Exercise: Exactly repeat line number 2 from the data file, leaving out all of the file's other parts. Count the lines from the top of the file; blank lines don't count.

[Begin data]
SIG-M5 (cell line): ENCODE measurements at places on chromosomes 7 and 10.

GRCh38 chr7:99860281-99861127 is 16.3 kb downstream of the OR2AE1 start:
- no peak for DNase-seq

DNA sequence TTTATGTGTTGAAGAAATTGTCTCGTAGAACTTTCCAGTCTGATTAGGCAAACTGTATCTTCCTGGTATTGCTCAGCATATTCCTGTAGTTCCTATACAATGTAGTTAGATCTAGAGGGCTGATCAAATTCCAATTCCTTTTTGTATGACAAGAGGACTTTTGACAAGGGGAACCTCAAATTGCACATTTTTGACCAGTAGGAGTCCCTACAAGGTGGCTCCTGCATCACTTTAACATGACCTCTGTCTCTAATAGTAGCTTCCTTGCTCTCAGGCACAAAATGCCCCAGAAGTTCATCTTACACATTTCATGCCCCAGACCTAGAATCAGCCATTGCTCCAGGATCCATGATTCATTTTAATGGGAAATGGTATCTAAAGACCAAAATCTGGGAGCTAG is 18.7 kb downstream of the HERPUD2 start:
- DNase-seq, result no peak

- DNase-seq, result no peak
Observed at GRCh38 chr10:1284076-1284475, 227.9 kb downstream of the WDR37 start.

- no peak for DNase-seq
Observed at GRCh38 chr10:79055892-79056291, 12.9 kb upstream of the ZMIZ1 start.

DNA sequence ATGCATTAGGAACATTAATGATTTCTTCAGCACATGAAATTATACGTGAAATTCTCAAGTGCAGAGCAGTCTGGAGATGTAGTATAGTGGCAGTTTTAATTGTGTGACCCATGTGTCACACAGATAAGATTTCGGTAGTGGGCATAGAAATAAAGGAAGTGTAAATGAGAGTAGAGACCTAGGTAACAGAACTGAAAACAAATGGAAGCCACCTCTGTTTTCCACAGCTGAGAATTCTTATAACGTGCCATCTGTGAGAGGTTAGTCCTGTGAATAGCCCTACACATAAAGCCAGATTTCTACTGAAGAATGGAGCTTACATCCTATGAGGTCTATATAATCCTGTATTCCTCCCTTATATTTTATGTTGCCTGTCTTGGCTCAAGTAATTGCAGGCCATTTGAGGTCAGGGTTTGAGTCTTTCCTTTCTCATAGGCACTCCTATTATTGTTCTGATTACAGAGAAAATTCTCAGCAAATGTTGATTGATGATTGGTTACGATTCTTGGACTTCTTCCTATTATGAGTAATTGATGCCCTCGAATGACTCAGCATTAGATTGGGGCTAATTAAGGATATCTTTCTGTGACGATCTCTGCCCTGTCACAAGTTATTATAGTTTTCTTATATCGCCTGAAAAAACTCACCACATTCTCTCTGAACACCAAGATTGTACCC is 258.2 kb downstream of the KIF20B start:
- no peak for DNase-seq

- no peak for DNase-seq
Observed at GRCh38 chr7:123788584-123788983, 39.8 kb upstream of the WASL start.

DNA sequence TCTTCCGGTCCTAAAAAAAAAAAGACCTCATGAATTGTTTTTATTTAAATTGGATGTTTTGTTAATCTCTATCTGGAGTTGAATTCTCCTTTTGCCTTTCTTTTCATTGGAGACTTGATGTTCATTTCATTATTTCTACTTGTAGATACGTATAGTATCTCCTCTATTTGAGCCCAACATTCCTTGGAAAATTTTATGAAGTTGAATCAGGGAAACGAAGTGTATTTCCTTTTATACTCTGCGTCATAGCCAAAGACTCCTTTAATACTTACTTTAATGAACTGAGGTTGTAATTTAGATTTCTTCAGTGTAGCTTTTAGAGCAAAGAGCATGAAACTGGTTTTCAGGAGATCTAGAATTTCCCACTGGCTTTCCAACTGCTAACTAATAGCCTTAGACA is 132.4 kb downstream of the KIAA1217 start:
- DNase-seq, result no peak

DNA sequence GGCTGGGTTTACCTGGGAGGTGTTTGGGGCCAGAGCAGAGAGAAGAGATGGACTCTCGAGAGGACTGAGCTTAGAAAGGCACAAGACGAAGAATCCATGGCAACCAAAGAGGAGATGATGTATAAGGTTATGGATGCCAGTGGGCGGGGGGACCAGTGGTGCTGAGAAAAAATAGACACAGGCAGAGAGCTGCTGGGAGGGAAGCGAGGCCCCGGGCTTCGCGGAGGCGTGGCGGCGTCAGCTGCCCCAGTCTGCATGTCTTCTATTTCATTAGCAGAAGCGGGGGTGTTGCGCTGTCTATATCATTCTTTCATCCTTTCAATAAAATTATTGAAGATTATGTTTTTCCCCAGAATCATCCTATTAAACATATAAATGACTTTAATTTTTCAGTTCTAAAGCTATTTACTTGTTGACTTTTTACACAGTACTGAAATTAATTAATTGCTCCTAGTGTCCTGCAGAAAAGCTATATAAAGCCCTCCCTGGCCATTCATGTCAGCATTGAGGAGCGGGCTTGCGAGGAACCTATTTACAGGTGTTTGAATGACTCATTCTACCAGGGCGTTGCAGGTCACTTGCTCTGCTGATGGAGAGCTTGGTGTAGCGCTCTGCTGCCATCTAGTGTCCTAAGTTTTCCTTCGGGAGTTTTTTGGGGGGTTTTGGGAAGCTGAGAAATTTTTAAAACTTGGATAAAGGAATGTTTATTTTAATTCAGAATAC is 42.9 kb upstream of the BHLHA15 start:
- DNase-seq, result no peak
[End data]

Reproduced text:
GRCh38 chr7:99860281-99861127 is 16.3 kb downstream of the OR2AE1 start: